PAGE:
In the video below, Intel Cloud Software Engineer Ben Olson demonstrates how to accelerate PyTorch-based inferencing by applying optimizations from the Intel® Extension for PyTorch* and quantizing to INT8.
To accelerate the compute-intensive tasks of deep-learning training and inferencing using PyTorch, Intel engineers have been contributing optimizations for Intel® hardware to the PyTorch open-source community. While these optimizations eventually become included in stock PyTorch, the Intel Extension for PyTorch supports the newest optimizations and features such as Intel® Advanced Vector Extensions 512 (Intel® AVX-512) with Vector Neural Network Instructions (Intel® AVX-512 VNNI), and Intel® Advanced Matrix Extensions (Intel® AMX).
This extension automatically optimizes the PyTorch operators, graph, and runtime based on the hardware it detects. This means you can take advantage of this library with minimal changes to your code.
In this demo video, which shows an inferencing use case with a ResNet-50 model and a synthetic dataset, the key changes are:
- Import the library:
import intel_extension_for_pytorch as ipex
- Apply the optimizations to the model for its datatype:
fp32_model = ipex.optimize(fp32_model, dtype=torch.float32, inplace=True)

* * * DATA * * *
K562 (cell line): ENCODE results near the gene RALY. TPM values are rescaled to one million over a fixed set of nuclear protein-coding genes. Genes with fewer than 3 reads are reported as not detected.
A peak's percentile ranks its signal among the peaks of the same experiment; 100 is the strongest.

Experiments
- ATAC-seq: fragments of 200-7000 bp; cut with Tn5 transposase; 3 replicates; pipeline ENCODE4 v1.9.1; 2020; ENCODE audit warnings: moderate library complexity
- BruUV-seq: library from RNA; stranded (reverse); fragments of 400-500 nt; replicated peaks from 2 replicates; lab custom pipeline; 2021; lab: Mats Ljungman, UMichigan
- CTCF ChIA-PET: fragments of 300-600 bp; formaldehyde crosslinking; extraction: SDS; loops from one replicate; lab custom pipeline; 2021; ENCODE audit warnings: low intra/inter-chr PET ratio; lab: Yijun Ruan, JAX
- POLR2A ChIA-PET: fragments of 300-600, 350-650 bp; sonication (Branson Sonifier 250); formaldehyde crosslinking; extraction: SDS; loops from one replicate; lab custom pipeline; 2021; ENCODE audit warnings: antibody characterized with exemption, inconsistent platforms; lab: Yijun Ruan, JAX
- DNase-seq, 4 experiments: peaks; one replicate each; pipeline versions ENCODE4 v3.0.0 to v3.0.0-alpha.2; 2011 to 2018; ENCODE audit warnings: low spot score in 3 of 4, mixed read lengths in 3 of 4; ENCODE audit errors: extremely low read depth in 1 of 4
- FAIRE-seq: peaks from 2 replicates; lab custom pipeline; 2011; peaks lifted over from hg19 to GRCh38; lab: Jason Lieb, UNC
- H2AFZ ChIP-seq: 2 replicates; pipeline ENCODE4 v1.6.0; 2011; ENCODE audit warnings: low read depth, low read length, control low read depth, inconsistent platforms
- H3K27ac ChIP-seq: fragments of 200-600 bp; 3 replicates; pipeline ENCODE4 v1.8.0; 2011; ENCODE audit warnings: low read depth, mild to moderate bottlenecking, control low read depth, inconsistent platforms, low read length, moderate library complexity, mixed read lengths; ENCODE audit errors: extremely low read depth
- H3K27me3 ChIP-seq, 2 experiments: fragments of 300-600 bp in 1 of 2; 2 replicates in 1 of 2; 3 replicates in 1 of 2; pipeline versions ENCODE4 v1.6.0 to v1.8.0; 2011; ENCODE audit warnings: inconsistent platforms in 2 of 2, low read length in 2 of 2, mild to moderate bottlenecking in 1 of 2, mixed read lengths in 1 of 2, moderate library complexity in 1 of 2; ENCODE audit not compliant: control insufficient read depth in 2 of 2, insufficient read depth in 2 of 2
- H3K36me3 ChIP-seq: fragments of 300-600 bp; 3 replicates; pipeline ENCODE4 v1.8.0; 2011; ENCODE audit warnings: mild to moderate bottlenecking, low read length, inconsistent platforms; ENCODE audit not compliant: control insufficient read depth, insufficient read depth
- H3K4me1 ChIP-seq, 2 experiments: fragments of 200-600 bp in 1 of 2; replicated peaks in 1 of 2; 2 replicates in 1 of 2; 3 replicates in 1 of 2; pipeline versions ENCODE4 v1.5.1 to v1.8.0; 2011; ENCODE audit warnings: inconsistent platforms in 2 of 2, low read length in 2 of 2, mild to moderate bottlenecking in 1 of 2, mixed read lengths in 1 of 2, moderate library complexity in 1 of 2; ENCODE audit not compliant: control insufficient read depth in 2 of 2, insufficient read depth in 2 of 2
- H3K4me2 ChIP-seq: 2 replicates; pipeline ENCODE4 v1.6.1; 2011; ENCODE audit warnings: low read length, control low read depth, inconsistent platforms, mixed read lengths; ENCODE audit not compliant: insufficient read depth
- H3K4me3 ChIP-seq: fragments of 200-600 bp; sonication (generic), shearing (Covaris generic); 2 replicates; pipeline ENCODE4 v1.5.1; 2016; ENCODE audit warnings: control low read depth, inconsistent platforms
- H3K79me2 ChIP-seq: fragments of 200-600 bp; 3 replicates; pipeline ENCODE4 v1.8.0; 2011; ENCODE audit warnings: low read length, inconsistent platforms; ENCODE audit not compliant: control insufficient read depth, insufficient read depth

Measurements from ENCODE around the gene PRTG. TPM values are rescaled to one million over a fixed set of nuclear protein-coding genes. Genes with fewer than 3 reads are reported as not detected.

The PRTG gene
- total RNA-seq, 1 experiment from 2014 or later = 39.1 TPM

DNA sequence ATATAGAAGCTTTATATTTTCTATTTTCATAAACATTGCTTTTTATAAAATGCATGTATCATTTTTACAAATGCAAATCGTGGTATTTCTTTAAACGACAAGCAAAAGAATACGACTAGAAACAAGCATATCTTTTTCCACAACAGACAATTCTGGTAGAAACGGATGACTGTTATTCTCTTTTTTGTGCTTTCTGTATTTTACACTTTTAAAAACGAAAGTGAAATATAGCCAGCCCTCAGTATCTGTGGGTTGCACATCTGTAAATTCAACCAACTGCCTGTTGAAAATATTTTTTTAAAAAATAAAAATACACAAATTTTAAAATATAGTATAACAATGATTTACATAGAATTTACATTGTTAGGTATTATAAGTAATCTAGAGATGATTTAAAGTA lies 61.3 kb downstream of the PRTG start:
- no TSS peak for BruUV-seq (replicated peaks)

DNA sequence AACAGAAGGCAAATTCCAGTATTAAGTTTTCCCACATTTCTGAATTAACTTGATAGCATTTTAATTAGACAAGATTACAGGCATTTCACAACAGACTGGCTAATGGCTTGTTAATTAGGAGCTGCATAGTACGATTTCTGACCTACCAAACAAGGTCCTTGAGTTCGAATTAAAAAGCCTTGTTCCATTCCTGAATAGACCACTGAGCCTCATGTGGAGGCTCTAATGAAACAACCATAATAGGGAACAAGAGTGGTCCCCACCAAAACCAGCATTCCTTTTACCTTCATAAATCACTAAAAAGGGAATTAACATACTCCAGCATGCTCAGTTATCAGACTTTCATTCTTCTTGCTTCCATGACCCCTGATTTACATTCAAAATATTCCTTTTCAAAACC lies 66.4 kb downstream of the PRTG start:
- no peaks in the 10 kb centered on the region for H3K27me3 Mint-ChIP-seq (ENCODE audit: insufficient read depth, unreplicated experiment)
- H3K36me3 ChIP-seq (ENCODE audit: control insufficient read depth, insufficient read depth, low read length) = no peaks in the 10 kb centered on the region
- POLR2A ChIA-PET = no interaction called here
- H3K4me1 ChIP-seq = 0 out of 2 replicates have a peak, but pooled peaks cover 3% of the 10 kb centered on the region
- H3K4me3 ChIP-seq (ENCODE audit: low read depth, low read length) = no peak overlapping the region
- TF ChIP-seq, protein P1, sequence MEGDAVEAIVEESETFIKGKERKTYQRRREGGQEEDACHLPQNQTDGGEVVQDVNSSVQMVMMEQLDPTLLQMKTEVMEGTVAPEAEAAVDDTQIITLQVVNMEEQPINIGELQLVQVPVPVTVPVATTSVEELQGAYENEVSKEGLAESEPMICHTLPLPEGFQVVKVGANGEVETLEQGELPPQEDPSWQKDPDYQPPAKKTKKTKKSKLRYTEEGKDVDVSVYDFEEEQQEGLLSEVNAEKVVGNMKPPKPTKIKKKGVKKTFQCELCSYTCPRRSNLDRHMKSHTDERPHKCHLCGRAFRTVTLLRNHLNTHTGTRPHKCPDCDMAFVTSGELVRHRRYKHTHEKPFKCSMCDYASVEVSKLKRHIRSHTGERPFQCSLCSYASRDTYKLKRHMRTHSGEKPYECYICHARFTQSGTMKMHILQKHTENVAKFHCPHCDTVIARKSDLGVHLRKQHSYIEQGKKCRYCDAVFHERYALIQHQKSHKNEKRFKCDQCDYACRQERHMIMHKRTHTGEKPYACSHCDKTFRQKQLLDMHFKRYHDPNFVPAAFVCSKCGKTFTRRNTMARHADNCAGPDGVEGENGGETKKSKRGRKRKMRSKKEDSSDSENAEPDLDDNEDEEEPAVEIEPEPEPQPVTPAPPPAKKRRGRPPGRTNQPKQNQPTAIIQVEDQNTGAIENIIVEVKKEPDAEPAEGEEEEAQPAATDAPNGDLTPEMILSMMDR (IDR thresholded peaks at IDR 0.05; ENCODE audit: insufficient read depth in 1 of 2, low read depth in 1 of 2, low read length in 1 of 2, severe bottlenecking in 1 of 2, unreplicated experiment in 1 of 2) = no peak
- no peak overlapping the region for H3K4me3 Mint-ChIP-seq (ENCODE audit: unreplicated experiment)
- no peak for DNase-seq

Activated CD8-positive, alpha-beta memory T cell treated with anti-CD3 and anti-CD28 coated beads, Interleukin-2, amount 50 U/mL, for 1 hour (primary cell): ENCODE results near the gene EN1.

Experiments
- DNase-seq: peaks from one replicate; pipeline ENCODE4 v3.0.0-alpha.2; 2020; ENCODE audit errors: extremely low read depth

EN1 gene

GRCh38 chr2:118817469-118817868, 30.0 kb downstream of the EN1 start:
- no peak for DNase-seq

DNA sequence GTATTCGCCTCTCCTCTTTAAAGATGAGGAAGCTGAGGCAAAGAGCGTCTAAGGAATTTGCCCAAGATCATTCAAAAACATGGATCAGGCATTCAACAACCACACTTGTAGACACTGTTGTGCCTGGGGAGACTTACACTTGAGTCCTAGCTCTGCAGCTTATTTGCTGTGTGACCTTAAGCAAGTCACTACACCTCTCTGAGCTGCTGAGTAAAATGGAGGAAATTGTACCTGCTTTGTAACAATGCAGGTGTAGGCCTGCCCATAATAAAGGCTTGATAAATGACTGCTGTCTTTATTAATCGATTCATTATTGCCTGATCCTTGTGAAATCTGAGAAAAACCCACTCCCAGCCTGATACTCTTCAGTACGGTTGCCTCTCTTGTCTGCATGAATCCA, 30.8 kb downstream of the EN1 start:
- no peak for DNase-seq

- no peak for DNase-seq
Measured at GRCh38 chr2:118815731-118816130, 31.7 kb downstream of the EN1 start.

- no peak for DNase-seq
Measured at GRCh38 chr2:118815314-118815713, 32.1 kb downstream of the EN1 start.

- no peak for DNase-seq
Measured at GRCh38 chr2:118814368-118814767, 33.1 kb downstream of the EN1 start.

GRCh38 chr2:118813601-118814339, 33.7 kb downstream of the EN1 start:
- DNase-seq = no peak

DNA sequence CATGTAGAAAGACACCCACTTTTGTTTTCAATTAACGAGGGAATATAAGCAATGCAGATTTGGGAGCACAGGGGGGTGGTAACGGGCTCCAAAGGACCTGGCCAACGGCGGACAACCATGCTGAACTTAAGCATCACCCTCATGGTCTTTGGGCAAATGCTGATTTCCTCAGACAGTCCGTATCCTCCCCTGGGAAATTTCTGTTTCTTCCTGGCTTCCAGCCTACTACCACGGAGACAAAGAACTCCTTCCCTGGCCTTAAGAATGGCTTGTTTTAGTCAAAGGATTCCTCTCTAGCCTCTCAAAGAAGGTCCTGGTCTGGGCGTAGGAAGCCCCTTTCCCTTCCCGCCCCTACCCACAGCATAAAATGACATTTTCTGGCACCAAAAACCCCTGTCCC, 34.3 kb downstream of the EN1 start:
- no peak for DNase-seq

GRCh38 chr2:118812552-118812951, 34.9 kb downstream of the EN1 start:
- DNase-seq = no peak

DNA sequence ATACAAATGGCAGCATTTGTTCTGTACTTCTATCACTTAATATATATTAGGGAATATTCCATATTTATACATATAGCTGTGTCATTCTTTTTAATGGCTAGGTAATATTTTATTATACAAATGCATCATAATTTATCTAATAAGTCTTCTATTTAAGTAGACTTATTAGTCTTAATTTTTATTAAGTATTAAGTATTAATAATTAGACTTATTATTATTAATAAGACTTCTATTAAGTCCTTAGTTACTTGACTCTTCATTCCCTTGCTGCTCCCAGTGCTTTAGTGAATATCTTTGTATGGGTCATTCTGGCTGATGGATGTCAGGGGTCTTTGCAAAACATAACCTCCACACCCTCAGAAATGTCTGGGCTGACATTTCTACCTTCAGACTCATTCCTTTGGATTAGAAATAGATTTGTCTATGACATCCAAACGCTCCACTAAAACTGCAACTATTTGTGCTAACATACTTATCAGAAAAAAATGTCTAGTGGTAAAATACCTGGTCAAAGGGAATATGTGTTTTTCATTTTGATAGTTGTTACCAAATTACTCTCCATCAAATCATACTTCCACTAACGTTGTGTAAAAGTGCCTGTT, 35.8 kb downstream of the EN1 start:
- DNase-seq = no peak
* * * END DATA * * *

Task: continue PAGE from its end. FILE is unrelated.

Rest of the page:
The demo ran on an AWS m6i.32xlarge instance with an Intel® Xeon® Platinum 8375C CPU @ 2.90GHz and 512GiB of memory. The baseline inference throughput with stock PyTorch was 382.8 images per second, and the simple code change to apply these optimizations resulted in an inference throughput of 467.7 images per second with a batch size of 116.
The model in this run used 32-bit single-precision floating-point (FP32) data types. You can further accelerate deep learning inference by quantizing to lower-precision data types, such as 8-bit integer (INT8). Reducing the word length of the weights and mathematical operations enables more parallelism. For instance, the AVX512 instruction set is single-instruction multiple-data (SIMD) with 512-bit registers. This means quantization can increase throughput of these registers from 16 FP32 values at a time to 64 INT8 values. Intel® AVX-512 VNNI further accelerates inference by taking advantage of INT8 quantization to combine three instructions into one.
Typically, you would assess the accuracy of your model with reduced precision and only apply it where the effects are within tolerance, and this can be automated using a tool such as Intel® Neural Compressor. This demo focuses only on performance. In this case the model was already calibrated, and the results were saved to a configuration file. Then the demo uses this configuration to convert to INT8:
calibration_config = “resnet50_configure_sym.json” conf = ipex.quantization.QuantConf(calibration_config) int8_model = ipex.quantization.convert(int8_model, conf, x)
Now the model produces an inference throughput of over 1544 images per second, which is a total improvement of about 4x over the baseline run with stock PyTorch.
While this demo just highlights acceleration of deep learning inference with PyTorch, you can speed up your entire end-to-end AI workflow running on Intel ® hardware with IntelAI and machine learning development tools.
Note: Starting with Intel® Extension for PyTorch* v1.12, the API for INT8 conversion has been simplified and the calibrate command has been deprecated. Please see INT8 Quantization section of the documentation for usage details in v1.12 and later.